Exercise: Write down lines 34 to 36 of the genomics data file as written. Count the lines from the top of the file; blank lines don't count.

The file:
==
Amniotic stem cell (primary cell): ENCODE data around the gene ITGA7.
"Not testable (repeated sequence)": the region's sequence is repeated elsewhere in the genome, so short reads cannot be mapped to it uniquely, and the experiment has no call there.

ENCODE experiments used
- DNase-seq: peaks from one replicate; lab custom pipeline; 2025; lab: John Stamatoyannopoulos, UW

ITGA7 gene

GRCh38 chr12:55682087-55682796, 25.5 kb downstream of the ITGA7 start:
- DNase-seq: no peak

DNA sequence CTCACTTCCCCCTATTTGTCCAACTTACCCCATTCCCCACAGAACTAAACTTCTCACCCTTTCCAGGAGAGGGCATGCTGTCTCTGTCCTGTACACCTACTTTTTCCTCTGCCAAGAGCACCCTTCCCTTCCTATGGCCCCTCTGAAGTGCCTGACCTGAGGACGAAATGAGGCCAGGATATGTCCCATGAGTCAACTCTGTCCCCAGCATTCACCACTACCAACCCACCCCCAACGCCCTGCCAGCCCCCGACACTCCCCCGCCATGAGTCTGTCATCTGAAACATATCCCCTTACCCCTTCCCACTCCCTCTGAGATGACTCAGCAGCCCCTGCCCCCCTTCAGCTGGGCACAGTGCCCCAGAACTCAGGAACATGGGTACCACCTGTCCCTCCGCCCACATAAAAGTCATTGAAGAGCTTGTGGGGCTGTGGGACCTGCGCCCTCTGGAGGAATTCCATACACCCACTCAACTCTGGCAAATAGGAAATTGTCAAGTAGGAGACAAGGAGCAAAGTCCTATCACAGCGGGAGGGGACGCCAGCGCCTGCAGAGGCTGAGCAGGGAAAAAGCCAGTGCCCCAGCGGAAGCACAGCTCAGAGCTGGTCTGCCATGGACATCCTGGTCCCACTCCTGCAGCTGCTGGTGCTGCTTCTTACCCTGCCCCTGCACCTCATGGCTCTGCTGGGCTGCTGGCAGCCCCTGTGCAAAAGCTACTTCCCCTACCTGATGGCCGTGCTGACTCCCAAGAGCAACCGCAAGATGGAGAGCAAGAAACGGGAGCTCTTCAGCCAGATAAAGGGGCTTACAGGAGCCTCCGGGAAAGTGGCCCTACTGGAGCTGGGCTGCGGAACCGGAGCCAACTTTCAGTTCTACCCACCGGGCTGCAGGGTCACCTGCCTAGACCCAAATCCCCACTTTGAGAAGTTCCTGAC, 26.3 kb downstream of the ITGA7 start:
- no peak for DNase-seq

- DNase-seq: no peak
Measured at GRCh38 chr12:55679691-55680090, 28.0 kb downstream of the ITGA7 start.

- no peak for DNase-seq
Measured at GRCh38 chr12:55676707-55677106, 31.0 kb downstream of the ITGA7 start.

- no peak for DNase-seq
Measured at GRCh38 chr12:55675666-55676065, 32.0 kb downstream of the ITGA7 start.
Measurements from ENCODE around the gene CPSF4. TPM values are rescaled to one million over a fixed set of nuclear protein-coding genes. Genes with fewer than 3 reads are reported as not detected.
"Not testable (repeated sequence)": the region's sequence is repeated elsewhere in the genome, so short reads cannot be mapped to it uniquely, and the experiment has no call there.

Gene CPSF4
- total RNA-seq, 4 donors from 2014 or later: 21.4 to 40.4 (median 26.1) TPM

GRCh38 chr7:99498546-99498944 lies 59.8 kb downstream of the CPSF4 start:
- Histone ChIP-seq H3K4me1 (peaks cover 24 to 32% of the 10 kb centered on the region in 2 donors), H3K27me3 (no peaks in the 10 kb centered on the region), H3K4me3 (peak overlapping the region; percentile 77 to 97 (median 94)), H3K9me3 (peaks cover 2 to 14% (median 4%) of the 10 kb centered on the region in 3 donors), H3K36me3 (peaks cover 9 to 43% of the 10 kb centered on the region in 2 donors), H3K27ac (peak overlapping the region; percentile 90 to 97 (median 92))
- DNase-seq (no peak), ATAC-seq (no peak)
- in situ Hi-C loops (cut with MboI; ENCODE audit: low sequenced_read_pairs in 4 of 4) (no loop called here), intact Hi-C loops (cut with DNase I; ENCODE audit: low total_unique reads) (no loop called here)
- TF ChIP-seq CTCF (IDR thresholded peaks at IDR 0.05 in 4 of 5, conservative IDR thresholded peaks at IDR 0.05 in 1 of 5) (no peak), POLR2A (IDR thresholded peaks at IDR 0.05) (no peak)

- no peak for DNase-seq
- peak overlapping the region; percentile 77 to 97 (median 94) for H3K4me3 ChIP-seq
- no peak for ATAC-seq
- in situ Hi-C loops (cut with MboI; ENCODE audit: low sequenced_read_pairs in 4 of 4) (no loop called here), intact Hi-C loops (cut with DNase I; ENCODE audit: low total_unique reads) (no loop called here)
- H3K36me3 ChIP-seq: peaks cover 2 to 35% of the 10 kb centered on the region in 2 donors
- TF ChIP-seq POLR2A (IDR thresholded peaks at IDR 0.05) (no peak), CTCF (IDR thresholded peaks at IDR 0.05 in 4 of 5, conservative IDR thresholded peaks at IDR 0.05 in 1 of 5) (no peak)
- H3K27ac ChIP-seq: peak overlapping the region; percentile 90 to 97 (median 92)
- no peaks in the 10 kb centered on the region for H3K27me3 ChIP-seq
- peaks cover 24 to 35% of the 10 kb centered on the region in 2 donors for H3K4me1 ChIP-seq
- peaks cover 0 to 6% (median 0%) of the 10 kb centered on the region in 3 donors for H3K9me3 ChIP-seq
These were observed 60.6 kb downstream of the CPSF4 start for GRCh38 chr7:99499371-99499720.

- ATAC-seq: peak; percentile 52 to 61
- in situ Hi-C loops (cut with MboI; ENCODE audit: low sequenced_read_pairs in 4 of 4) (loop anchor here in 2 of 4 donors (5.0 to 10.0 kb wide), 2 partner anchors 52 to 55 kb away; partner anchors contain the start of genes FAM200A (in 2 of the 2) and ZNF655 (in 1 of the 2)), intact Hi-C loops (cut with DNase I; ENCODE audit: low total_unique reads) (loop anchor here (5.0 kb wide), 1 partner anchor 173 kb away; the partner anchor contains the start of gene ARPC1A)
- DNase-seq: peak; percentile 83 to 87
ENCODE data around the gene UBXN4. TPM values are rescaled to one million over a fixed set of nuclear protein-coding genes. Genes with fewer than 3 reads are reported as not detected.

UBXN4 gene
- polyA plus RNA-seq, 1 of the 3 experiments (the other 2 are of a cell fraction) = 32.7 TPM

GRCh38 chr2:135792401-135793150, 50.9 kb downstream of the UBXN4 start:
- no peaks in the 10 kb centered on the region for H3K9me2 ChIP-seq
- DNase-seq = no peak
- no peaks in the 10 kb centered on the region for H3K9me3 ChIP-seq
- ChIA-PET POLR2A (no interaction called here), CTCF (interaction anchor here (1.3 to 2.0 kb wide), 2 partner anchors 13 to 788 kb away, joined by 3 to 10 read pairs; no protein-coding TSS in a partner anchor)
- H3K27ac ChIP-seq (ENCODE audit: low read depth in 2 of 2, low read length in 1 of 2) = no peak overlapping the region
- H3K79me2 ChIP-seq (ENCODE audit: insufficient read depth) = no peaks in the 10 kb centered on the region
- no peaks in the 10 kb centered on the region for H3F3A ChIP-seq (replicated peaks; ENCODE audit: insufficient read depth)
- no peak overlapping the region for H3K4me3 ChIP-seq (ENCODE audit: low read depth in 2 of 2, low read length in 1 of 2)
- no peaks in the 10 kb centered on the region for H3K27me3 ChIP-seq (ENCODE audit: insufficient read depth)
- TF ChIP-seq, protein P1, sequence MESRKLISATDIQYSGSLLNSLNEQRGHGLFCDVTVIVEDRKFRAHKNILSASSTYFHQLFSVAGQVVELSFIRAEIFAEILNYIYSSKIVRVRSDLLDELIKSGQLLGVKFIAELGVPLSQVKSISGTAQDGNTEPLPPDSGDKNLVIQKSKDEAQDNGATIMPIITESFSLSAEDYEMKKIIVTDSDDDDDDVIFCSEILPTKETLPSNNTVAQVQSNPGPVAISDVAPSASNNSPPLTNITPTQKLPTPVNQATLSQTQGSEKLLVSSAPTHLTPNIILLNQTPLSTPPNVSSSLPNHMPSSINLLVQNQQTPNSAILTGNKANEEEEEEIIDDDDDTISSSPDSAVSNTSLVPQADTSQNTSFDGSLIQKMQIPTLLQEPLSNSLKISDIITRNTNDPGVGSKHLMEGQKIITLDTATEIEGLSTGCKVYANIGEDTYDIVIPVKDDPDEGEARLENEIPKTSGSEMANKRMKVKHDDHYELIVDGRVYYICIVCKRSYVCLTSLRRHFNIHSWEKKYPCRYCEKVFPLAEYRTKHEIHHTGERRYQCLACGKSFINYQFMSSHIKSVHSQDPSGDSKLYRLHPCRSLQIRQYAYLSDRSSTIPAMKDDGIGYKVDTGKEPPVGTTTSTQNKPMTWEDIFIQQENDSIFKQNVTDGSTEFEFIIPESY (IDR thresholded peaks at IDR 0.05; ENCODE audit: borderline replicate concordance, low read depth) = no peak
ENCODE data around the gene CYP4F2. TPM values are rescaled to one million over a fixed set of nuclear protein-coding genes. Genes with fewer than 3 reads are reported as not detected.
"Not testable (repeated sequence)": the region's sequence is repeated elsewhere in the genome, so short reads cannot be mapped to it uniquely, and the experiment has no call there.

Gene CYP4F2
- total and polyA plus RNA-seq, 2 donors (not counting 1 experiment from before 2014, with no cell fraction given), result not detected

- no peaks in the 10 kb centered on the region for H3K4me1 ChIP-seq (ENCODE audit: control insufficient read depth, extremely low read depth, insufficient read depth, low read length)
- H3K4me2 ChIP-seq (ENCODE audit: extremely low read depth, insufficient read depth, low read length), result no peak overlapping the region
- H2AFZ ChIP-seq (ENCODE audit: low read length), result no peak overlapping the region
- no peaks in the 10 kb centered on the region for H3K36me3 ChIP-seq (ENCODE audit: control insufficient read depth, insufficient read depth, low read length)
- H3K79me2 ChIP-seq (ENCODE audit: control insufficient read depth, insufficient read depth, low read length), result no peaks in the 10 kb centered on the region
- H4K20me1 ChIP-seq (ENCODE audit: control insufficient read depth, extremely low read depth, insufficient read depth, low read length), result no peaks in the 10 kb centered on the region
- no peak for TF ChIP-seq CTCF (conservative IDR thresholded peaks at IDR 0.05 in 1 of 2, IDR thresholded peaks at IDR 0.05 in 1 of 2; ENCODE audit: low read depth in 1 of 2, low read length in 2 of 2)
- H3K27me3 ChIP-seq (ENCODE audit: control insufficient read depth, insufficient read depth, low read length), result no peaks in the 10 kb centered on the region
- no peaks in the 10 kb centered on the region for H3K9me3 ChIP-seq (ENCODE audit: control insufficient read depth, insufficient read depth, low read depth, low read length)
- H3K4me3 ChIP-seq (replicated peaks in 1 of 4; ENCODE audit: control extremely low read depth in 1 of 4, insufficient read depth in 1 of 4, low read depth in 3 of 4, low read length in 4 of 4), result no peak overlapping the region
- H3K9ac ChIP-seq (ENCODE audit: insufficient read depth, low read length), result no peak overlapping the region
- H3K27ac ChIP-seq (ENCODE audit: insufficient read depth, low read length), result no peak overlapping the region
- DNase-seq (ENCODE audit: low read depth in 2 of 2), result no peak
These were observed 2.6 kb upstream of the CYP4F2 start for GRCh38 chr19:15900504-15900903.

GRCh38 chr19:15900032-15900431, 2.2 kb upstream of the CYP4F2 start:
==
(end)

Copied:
- peaks cover 0 to 6% (median 0%) of the 10 kb centered on the region in 3 donors for H3K9me3 ChIP-seq
These were observed 60.6 kb downstream of the CPSF4 start for GRCh38 chr7:99499371-99499720.

- ATAC-seq: peak; percentile 52 to 61